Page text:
@prowrencher - in my experience the worm screw clamps tighten all the way around, as shown by the even ridge of hose raised next all the way around the clamp when I tighten up one on, say, a radiator or heater hose.

The reason they seem to ‘leak at the bottom’ may be because that’s where the slowly leaking liquid will end up (because of gravity), while the screw is always at the top, for accessibility.

The ones I have in the car currently do not look like any of the above. I have attempted to draw it. See attached. They actually look like two Omegas, but stop at the halfwaypoint. The screw thingies hold the two edges together when screwed together.

I do like the idea of having the edges bent away from the hose to avoid cutting into it.

@Juanitia, I think you have 2 screw type clamps put together end-to-end like @texases wrote. Someone broke or lost the original clamp and used 2 to make one big one.

Best is relative, best for whom? The “best” hose clamp question can be a sticky one. Rubber tends to take a “set” when squeezed. This lets the clamp load applied by screw-type clamps relax a little. This can cause leaks that can be fixed by tightening the clamp a little more. Spring type clamps, while a great big PIA to remove and replace, hold steady clamping pressure. They can’t and usually don’t need to be tightened and lots of auto manufacturers use them. Oetinger clamps are one-time use clamps that also maintain clamping pressure.

I like the screw-type and t-bolt clamps depending on what I’m working on. An intake tube is not too demanding so pretty much anything that is easy on/off is the one to use (screw type…).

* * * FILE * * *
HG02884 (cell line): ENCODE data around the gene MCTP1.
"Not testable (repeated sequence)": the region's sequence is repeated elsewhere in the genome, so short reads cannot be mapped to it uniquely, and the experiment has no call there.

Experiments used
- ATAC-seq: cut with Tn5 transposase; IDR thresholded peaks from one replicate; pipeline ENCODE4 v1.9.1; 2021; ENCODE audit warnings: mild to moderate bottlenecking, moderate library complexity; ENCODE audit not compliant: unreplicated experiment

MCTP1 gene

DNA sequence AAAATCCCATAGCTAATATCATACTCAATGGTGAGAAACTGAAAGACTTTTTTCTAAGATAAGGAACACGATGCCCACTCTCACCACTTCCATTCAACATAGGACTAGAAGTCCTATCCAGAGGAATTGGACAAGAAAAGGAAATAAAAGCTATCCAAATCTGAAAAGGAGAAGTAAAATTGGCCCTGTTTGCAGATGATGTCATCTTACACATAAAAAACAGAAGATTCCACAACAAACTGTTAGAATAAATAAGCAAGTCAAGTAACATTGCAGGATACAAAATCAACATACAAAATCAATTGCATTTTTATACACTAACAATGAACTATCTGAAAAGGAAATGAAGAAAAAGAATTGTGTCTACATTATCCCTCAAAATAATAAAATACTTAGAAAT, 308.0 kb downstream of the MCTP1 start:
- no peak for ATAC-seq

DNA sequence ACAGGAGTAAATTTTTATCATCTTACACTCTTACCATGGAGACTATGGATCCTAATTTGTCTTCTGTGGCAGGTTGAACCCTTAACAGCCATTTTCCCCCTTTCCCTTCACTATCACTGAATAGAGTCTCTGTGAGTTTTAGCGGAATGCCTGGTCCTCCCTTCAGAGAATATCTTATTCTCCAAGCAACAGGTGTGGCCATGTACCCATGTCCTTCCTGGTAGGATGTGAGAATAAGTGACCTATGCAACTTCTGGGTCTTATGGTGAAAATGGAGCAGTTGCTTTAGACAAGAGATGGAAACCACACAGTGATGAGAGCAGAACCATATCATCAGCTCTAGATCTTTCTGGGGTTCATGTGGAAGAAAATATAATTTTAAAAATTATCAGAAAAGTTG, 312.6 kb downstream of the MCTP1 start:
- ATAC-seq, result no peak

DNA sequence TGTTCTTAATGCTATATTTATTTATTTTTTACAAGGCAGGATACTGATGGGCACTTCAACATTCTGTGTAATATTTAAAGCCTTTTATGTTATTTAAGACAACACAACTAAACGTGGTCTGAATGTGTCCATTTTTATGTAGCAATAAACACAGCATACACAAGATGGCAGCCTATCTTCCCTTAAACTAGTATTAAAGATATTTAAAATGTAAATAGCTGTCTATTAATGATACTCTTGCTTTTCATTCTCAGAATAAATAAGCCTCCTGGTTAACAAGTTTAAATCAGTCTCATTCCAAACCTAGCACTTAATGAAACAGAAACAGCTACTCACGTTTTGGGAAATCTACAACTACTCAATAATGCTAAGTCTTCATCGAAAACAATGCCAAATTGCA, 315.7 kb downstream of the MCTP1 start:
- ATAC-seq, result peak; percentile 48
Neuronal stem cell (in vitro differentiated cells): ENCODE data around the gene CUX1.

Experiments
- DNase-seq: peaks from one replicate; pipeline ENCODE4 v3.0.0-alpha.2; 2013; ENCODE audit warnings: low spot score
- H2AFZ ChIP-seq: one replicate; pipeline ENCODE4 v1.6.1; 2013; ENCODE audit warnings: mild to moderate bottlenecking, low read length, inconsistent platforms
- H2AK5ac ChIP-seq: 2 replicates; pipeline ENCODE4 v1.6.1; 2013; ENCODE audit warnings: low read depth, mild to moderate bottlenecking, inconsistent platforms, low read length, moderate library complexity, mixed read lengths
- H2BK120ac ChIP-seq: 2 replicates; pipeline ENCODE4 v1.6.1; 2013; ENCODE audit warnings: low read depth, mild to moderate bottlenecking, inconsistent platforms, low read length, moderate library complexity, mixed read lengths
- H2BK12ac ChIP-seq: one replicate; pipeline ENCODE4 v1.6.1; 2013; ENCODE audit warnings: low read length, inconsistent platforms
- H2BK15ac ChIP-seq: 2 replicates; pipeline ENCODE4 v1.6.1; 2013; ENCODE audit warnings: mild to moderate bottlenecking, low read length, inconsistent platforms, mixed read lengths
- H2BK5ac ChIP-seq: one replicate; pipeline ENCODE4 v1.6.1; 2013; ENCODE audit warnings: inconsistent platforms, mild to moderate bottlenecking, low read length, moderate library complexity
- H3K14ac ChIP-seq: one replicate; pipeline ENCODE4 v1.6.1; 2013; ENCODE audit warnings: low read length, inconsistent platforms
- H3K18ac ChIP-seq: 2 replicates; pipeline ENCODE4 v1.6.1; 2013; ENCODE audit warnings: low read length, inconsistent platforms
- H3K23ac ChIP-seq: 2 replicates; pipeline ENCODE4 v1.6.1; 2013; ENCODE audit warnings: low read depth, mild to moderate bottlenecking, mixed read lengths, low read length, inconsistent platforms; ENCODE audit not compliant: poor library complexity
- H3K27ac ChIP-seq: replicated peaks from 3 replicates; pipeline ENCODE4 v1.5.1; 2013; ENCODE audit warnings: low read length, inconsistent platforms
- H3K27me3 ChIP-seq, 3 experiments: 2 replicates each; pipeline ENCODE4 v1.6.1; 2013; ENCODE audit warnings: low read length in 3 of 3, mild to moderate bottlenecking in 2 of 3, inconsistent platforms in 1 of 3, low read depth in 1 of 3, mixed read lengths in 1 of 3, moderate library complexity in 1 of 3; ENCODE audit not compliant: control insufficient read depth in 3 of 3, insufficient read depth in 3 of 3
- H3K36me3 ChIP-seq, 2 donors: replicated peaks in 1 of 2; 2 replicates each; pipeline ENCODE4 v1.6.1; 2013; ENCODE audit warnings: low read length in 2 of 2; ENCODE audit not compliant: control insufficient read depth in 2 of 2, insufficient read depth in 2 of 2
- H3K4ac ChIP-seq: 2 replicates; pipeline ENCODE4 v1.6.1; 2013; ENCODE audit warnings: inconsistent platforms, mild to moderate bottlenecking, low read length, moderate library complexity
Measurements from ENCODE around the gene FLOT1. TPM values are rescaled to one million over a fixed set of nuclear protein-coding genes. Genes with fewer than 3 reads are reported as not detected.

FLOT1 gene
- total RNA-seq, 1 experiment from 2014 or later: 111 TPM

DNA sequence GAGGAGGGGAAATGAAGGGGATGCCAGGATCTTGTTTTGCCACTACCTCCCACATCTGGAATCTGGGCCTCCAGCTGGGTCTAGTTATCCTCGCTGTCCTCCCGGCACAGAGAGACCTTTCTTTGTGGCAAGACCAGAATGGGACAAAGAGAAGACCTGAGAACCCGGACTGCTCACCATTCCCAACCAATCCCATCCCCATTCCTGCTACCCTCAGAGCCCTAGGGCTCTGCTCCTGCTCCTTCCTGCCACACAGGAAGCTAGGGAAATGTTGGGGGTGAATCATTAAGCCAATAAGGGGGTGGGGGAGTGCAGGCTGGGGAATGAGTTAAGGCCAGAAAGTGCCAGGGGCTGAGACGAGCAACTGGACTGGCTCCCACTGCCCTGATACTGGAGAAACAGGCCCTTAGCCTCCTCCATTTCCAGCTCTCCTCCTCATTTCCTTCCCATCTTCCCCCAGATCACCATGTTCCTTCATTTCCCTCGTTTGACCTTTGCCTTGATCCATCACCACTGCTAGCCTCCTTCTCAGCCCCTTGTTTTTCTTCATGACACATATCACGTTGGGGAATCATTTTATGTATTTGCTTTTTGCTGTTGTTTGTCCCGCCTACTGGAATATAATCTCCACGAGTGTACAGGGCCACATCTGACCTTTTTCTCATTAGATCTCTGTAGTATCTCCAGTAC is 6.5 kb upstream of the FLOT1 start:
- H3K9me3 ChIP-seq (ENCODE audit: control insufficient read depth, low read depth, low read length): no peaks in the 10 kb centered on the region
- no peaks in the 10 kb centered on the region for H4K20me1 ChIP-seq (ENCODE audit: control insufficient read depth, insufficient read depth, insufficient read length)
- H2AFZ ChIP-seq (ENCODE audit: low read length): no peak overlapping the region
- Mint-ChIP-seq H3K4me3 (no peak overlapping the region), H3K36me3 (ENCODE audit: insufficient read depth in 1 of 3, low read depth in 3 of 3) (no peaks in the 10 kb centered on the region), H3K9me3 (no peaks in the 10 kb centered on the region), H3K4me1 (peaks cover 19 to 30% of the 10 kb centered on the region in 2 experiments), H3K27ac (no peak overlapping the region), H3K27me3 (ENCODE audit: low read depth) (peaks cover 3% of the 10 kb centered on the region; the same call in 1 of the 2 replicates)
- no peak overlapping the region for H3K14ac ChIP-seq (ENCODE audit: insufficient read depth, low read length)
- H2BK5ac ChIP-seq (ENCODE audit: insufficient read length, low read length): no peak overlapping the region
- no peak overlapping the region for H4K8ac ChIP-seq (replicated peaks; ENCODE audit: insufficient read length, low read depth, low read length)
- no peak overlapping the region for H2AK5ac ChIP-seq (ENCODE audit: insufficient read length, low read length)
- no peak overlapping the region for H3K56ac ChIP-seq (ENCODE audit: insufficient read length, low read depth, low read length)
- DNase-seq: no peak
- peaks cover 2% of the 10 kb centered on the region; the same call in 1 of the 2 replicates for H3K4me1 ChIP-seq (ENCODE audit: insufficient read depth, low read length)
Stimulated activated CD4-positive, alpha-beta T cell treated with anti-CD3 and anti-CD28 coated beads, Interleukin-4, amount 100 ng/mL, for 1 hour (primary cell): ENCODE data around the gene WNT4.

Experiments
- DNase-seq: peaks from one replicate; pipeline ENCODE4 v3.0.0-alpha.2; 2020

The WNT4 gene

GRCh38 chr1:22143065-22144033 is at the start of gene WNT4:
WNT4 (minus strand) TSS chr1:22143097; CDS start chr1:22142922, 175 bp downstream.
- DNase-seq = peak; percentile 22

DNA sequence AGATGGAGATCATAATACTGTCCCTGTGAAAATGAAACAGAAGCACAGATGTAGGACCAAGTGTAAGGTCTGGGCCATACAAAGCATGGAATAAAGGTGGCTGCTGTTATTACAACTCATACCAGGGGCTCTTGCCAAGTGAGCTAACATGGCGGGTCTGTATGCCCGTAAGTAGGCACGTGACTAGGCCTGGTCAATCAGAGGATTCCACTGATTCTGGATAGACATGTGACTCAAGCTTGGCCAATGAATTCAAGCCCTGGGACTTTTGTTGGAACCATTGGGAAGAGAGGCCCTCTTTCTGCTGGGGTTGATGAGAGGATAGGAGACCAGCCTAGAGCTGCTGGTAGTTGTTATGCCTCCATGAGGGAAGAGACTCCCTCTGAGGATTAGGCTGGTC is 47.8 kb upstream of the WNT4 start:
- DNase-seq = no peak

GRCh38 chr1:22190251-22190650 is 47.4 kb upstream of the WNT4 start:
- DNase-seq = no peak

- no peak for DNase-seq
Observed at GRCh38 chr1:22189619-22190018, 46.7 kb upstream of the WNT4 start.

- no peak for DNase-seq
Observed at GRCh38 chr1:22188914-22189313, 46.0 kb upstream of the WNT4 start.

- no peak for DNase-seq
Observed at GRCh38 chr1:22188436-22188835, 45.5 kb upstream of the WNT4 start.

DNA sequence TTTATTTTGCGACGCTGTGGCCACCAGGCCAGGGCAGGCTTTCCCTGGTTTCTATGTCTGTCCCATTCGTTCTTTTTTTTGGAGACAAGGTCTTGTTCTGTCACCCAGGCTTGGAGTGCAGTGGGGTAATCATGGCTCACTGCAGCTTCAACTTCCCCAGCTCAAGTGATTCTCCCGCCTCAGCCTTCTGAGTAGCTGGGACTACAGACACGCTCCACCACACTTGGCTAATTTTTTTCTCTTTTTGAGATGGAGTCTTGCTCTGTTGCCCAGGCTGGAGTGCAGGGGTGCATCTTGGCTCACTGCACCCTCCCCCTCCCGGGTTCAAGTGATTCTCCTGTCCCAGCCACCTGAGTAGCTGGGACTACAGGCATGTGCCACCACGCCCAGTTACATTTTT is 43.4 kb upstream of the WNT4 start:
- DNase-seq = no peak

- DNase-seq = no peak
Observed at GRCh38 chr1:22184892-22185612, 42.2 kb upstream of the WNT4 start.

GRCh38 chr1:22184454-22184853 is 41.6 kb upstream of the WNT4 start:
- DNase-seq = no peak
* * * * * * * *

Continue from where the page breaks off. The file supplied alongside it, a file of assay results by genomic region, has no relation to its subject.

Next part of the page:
Thanks to all for the comments!

Just remember, this is about the least critical thing on your car than needs a clamp. Find one that fits, and can apply light pressure.

Got it @texases!

this website was pretty good at exsplaning the clamps. with a N/A car a worm clamp should be fine

Agree with @‌texases
What good is the best clamp when a lesser one is more then sufficient. Matching needs is more important as the situation often determines what is best and not who makes it,

Thanks for the link. This explanation plus all of the responses have been very helpful!

Tension on the strap of the worm drive clamp reduces the I.D. (inner diameter) closing the strap around the application with even pressure. Worm drives that cut into the hose are overtightened, a very common amateur application error. It’s very easy to overtighten them.

Mustangman made a good point about spring clamps, but I’ve honestly never had a hose leak when a properly installed worm clamp was used.

Spring clamps also have the advantage of being very fast and easy to install on the production line with the proper tools, and relatively error-proof. A spring clamp can’t be overtightened or left loose, and an improper installation is very easy to catch visually. Spring clamps also cost a small fraction of the cost of worm drive clamps, typically saving about 90-95% on the cost of clamps. In bulk, spring clamps are very inexpensive.

I might point out that in many cases the clamps on intake boots are somewhat specialized due to having slots in the band which fit over nubs on the boot and keep the clamp oriented a certain way.

Good point.
I think the thread spun off on a tangent.